Minneapolis imam pleased to be off no-fly list

Sheikh Abdirahman Ahmad
Sheikh Abdirahman Ahmad, the imam of Abubakar As-Saddique mosque in Minneapolis, learned this week he was taken off the federal no-fly list. The spiritual leader said he tested the new information by flying to and from Chicago on Tuesday. The flights went without a hitch, he said.
MPR Photo/Laura Yuen

The imam of a Minneapolis mosque that has been associated with the disappearances of nearly 20 Somali men says he believes, in his words, "that the Constitution works."

That's because Sheikh Abdirahman Ahmad learned this week that he has been taken off the federal no-fly list.

Ahmad was banned from flying to Saudi Arabia one year ago for unknown reasons. All along, he has maintained his innocence in a sweeping federal investigation into a number of young worshippers who allegedly left to fight with Islamic insurgents in their native Somalia.

Sheikh Abdirahman Ahmad was elated when his attorney called him this week with good news. He said the FBI confirmed that Ahmad was no longer on the no-fly list.

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So, the leader of the Abubakar As-Saddique mosque put this new information to the test Tuesday, flying to and from Chicago in a single day.

"Instead of taking six hours to drive to Chicago, it took 50 minutes to fly," he said.

Ahmad said he celebrated his reclaimed freedom with relatives and friends in the Windy City.

It was a big change for Ahmad, who has driven to places as far as Seattle to help open a mosque and San Diego to visit family. He said the fact that he can now fly is a clear vindication against suspicions by some people in the local Somali community suggesting he may have indoctrinated young men who attended his mosque, and may have helped them lure them into a war zone on behalf of terrorist groups like al-Shabaab.

But, he said the earlier restrictions are still a mystery to him.

Abdulahi Farah
Abdulahi Farah, the mosque's volunteer youth coordinator, was barred from boarding a plane last November to Saudi Arabia with the mosque's imam. While the imam has since learned he has been taken off the no-fly list, Farah said he does not know his status and is nervous about flying again.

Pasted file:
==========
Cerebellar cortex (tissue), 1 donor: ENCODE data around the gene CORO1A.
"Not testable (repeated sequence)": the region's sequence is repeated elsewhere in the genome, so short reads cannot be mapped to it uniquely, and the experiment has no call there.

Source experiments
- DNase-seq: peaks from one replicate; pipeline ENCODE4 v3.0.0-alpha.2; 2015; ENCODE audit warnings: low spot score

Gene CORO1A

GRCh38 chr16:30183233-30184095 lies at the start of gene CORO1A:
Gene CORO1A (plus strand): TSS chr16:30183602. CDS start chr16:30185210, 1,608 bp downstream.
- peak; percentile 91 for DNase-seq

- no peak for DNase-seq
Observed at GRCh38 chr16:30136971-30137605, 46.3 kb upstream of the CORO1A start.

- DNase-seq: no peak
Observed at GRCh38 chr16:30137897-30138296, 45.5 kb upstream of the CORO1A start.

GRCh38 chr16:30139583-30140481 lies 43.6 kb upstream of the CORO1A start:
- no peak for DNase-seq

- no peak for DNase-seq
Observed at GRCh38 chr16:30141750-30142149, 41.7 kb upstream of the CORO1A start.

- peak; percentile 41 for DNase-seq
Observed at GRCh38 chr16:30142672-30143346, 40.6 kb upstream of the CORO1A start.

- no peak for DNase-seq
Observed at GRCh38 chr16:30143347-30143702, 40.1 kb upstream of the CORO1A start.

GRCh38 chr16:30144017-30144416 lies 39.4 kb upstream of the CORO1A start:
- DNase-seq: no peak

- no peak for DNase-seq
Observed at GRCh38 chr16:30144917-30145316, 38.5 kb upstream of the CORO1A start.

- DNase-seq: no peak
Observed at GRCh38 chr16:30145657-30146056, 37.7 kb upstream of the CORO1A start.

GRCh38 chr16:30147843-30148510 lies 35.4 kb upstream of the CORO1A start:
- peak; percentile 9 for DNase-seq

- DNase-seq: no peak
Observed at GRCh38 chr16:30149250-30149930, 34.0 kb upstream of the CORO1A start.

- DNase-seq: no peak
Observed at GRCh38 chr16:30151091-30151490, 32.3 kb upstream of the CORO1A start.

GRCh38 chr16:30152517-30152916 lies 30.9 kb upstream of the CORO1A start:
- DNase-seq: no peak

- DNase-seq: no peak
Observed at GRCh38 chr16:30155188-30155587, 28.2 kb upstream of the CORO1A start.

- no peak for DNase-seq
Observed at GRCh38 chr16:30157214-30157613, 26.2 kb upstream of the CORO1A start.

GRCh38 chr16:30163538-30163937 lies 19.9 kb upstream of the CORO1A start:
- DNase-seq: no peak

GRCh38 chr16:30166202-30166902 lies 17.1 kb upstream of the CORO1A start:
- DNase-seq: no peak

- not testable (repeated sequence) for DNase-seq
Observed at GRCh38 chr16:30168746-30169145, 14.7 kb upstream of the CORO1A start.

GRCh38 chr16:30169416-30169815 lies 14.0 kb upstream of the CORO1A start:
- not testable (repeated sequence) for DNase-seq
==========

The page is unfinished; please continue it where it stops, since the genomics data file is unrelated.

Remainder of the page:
MPR Photo/Laura Yuen

"While I do not understand to this day the reasons for imposing these restrictions, nor have the authorities offered an explanation, I'm indeed happy that they have been removed," Ahmad said.

But the FBI said it could not comment on Ahmad's status, citing security reasons and a policy not to discuss individual cases.

"We can't confirm that he was on the list, much less that he's off it, or why he's off it, or why he was on it in the first place," said Special Agent E.K. Wilson, a spokesman for the Minneapolis office of the FBI.

The government can place people on the terrorism watch list if they have reasonable suspicion to believe they're involved in terrorist activities. A spokesman for the Terrorist Screening Center stressed that he had no knowledge of Ahmad's individual case, but he said generally, people land on the list when the investigations into those individuals are beginning, and they're removed when the investigations end.

Individuals can also be taken off the list and added back onto it.

In most cases, people who are on the list aren't told when they've been taken off of it.

"It's sort of being in a black hole. You don't know where you are," said 29-year-old Abdulahi Farah.

Farah was also planning to travel with Ahmad to Saudi Arabia last fall when he was also told he could not board the plane. Farah is the youth coordinator at Abubakar and also is an active outreach worker in the Somali community and recently created a new Muslim Boy Scout troop.

A U.S. Citizen, Farah remembers that day at the airport as the best day and the worst day of his life.

"I got married a week before, and I was still in my honeymoon period, and everyone was congratulating me and my wife because we were going to go to Hajj right after we were married," he said. "Not many young people get to do something like that."

He remembers being delayed at the ticket counter. Then a man who worked at the airport pulled him aside.

"He hesitated and said, 'You're on the no-fly list.' I didn't know the term," Farah said. "I said, 'What is the no-fly list? Why am I on the no-fly list?'"

Farah said over the next few months, he felt humiliation and indignation, and even sadness. He filed for redress with the Department of Homeland Security and was assigned a case number online. But the last time he checked his case, he was told, "in progress." Lately, he said, he has tried to not think about it, and he's nervous about the next time he flies.

While Farah doesn't know why he was put on the list, he has wondered if it's because he shares the same name as a man who was pulled over near Las Vegas last month. Another Twin Cities man in the car was charged recently with lying to federal authorities.

Some Somalis in Minnesota have told MPR News in interviews that the leaders of the mosque should have been responsible for keeping the young people safe. But Farah said that kind of finger-pointing doesn't allow for personal accountability.

"Unless the person is willing to share with you, there's no way to know what the person is going to do next,' Farah said. "And I think it's unfair for to hold someone accountable for the actions of someone else."

He notes that the young men didn't even tell their own families that they were going to Somalia.

As for Sheikh Abdirahman Ahmad, his trial flight to Chicago this week wasn't just for kicks. He's planning to lead a group of Muslims on their annual pilgrimage to Saudi Arabia next week, and he said he didn't want to risk being stopped at the airport again.